Indonesia presidential hopeful raises rhetoric ahead of vote

Indonesia’s opposition presidential candidate, Prabowo Subianto, has criticised his opponent’s economic record and heavy infrastructural spending ahead of next week’s election.

The largely uninspiring campaign for the April 17 presidential poll between President Joko Widodo and Subianto has centred around the economy.

Prabowo is widely judged to be campaigning with less enthusiasm than in 2014, when he narrowly lost to “Jokowi”.

Prabowo, who Jokowi beat to win the presidency in 2014, told a rally in Jakarta that the archipelago’s “wealth is robbed continuously, taken and sent abroad”. The plunder would cost the country 10,000 trillion rupiah (US$708 billion) over the next five years, the former general estimated.

“Indonesians are fed up, want improvement, want change,” Prabowo said. The outsider claimed “more than a million” attended his rally, although the crowd size was not independently verified

“We are fed up with corruption, with injustice and we cannot accept any more that we are ridiculed and insulted … Indonesians understand, Indonesians are not stupid,” he told the crowd at stadium where Persija Jakarta Football Club play.

“God willing, if we are given a chance, we will defend the people, we will fight injustice, we will fight the leaders who cheat the people.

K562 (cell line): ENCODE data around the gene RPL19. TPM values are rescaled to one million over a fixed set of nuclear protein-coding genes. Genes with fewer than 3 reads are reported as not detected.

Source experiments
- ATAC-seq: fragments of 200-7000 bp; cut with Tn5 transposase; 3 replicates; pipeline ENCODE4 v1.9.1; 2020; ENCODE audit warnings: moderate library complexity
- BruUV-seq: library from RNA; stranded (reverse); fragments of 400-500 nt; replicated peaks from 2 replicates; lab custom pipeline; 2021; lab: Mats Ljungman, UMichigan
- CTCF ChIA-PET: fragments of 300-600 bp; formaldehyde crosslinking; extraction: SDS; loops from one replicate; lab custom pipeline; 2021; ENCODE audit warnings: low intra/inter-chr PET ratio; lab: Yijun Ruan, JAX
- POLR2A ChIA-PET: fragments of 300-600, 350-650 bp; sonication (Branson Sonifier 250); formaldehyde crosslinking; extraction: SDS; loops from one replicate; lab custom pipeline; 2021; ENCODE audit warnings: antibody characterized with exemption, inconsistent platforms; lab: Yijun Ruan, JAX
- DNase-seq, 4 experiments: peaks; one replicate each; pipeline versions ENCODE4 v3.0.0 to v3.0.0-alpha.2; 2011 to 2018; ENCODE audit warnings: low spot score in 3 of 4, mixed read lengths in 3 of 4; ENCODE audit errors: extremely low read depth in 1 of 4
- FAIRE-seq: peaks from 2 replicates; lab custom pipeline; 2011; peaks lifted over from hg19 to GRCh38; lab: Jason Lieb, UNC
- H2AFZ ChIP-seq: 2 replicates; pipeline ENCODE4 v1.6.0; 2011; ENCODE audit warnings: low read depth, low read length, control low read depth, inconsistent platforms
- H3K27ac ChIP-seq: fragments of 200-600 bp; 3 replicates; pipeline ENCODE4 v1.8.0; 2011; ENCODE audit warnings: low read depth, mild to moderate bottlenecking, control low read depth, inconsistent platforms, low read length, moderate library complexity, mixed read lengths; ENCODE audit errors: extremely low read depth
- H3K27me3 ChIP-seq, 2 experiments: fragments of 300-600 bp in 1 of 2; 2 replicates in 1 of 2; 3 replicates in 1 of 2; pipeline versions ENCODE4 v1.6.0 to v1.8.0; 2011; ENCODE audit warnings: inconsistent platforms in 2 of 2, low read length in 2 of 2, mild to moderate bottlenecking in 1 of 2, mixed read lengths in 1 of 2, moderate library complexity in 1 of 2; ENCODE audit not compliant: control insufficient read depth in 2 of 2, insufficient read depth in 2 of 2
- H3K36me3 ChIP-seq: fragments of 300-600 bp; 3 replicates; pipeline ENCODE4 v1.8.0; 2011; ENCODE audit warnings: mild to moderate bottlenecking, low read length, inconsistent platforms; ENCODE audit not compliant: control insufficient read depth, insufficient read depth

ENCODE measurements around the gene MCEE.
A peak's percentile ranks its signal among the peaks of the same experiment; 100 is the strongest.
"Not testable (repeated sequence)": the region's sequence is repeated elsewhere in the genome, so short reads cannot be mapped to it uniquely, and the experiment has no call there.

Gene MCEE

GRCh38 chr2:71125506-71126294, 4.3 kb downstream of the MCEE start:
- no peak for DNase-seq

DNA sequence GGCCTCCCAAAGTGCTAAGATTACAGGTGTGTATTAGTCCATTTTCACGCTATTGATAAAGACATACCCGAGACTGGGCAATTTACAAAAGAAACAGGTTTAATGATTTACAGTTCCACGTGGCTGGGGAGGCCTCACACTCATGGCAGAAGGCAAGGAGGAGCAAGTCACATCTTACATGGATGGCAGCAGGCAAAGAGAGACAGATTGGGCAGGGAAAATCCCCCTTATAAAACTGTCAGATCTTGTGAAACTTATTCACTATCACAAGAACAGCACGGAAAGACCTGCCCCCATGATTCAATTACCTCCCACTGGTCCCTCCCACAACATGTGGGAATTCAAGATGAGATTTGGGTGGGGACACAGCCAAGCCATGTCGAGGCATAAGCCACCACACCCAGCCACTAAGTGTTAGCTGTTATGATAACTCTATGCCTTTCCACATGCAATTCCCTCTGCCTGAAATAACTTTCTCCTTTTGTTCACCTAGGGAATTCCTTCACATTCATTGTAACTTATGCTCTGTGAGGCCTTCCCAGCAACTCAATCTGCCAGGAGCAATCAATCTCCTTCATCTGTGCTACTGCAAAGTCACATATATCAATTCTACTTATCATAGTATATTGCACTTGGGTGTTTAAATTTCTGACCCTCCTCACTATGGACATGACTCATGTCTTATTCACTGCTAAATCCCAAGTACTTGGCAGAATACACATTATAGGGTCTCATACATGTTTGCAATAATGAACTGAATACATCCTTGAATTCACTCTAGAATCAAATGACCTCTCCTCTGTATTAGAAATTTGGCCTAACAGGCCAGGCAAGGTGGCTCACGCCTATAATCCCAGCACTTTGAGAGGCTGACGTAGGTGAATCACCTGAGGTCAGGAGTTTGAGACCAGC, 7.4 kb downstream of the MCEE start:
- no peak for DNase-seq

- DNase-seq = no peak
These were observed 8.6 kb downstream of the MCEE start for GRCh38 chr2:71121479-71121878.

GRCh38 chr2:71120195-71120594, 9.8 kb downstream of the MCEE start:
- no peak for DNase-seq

“I am standing up here because I think our country is sick, our country is being raped, that our wealth is continuously taken away. People’s rights are taken away.

“A lot of people don’t even have clean water. Some people are starving. What kind of a country is this, 73 years after independence, where the people are starving and we cannot feed them?”

Jokowi is forecast to win, according to a Roy Morgan poll this month that put support for him at almost 57 per cent.

Earlier polls had put the incumbent’s lead in double digits.

Prabowo has narrowed the deficit, especially in urban areas, with a promise to lower prices and to get a “better” trade deal with China. The Indonesian economy has been growing at about 5 per cent, below the 7 per cent targeted by the president when he took office in 2014.

The president hailed his government’s achievements in infrastructural investments in road and rail projects and how they would continue if Indonesians chose to give him a second and final term. But his challenger has condemned the cost of infrastructural payments.

Joko Widodo and Prabowo Subianto hug an Indonesian pencak silat star Hanifan Yudani Kusumah after he won gold in the 2018 Asian Games. Picture credit: Wikimedia